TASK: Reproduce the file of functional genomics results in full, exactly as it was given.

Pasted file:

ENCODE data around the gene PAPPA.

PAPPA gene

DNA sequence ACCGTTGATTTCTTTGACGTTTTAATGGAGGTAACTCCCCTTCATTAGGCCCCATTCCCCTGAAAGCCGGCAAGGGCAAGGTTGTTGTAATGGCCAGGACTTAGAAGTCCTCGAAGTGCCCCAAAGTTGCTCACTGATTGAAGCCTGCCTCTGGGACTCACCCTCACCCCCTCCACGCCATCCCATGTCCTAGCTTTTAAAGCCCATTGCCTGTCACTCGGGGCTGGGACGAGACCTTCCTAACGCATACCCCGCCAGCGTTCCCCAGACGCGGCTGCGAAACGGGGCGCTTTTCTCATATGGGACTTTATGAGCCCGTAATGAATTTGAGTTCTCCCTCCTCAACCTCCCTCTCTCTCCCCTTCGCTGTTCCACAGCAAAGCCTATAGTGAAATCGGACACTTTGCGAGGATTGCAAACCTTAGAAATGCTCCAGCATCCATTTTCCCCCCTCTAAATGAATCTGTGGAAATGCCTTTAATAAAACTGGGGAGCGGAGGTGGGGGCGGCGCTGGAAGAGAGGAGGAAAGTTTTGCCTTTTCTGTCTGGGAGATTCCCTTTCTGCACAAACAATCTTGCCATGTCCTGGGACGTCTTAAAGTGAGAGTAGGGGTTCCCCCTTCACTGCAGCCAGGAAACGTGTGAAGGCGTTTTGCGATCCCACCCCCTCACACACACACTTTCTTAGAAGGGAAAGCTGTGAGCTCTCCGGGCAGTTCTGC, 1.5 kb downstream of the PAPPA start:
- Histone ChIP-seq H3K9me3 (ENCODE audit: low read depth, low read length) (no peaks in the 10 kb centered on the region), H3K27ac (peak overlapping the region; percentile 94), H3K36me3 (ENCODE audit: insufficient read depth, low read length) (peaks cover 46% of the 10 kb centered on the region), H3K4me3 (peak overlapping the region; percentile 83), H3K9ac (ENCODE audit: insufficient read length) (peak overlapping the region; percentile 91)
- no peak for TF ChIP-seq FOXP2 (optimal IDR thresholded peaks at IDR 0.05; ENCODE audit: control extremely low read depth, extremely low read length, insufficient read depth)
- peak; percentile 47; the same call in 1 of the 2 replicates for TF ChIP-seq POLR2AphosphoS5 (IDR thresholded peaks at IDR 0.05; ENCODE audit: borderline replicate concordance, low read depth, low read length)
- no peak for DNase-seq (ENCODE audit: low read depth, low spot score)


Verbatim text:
ENCODE data around the gene PAPPA.

PAPPA gene

DNA sequence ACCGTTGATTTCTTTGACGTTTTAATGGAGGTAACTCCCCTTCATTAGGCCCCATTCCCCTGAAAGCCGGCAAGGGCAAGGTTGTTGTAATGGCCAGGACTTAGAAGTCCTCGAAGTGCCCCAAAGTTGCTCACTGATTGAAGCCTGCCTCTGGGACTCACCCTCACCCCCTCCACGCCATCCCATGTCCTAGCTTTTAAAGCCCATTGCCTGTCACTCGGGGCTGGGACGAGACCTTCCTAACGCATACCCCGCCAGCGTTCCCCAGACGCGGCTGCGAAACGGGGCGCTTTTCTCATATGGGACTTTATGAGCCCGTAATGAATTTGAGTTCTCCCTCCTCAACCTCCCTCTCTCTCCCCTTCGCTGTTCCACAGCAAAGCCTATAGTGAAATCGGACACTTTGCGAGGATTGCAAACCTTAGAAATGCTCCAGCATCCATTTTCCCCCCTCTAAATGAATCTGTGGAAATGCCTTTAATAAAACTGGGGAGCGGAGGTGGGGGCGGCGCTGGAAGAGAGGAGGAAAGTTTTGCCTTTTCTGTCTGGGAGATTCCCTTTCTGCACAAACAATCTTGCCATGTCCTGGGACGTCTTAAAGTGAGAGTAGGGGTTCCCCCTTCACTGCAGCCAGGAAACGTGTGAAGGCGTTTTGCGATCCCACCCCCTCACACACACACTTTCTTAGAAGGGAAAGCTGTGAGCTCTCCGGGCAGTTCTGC, 1.5 kb downstream of the PAPPA start:
- Histone ChIP-seq H3K9me3 (ENCODE audit: low read depth, low read length) (no peaks in the 10 kb centered on the region), H3K27ac (peak overlapping the region; percentile 94), H3K36me3 (ENCODE audit: insufficient read depth, low read length) (peaks cover 46% of the 10 kb centered on the region), H3K4me3 (peak overlapping the region; percentile 83), H3K9ac (ENCODE audit: insufficient read length) (peak overlapping the region; percentile 91)
- no peak for TF ChIP-seq FOXP2 (optimal IDR thresholded peaks at IDR 0.05; ENCODE audit: control extremely low read depth, extremely low read length, insufficient read depth)
- peak; percentile 47; the same call in 1 of the 2 replicates for TF ChIP-seq POLR2AphosphoS5 (IDR thresholded peaks at IDR 0.05; ENCODE audit: borderline replicate concordance, low read depth, low read length)
- no peak for DNase-seq (ENCODE audit: low read depth, low spot score)